China miffed over electric vehicle tariff tiff with EU

Trade body bemoans move as 'notably unfair' but no countermeasures yet

China has issued a withering response to the EU's decision to raise tariffs on Chinese-made electric vehicles, describing the move as "notably unfair."

Xinhua, a mouthpiece for the Chinese government, and China Council for the Promotion of International Trade called the proposed tariffs hikes "typical double standards" and pointed out that the EU provides substantial subsidies for its own EV and battery industries.

Despite protestations from China, no firm retaliatory measures have yet been announced. That said, a spokesperson for the trade promotion body was reported as saying that Chinese industries and businesses would defend their legal rights until World Trade Organization (WTO) regulations are applied.

The spokesperson said that the "abuse of WTO trade remedy rules undermines market principles and disrupts global supply chain stability and security."

According to the spokesperson, the tariffs were set to arrive despite the European EV industry not asking for an investigation.

The EU announced the tariffs earlier this week, saying that Chinese-made EVs benefited from "unfair subsidization" from the Chinese government.

A range of tariffs are set to be introduced. BYD's tariff will be 17.4 percent, Geely's 20 percent, and SAIC 38.1 percent. The tariffs levied vary depending on how cooperative the companies were during the investigation. The maximum was set at 48.1 percent for non-cooperative firms – painful but not as severe as the 100 percent tariff demanded by the US.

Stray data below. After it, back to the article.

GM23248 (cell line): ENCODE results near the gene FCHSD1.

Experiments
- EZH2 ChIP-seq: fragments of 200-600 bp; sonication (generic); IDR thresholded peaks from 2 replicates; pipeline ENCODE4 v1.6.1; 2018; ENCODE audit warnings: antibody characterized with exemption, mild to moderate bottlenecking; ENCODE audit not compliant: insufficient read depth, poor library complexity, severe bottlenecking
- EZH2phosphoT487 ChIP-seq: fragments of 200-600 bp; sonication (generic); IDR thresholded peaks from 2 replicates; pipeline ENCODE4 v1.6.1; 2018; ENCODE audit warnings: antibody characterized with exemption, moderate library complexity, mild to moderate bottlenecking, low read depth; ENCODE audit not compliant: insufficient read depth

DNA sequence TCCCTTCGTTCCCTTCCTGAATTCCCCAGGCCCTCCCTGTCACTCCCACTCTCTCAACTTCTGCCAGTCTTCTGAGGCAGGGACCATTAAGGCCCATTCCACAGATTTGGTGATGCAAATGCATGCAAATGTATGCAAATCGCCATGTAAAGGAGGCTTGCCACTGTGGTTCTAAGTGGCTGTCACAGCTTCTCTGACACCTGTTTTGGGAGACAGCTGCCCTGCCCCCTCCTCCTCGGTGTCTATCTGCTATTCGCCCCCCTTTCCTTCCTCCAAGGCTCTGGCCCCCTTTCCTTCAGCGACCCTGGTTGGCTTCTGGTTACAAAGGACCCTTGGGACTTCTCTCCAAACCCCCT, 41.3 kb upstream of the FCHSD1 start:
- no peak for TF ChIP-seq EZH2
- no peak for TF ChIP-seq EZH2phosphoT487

A recent report warned that tariffs as high as 30 percent were unlikely to significantly affect Chinese EV imports into the bloc due to the potential for profits.

While Beijing has yet to announce any countermeasures, EU exporters are concerned over what form they might take. China started an anti-dumping investigation into brandy imported from the EU in January 2024, despite efforts made by Cognac exporters BNIC and FEVS to demonstrate their innocence of the allegations.

According to the BNIC: "It is clear that the Chinese authorities aim to send a message to the French government by targeting Cognac."

Other EU exports potentially affected by tit-for-tat measures include pork and dairy products. ®

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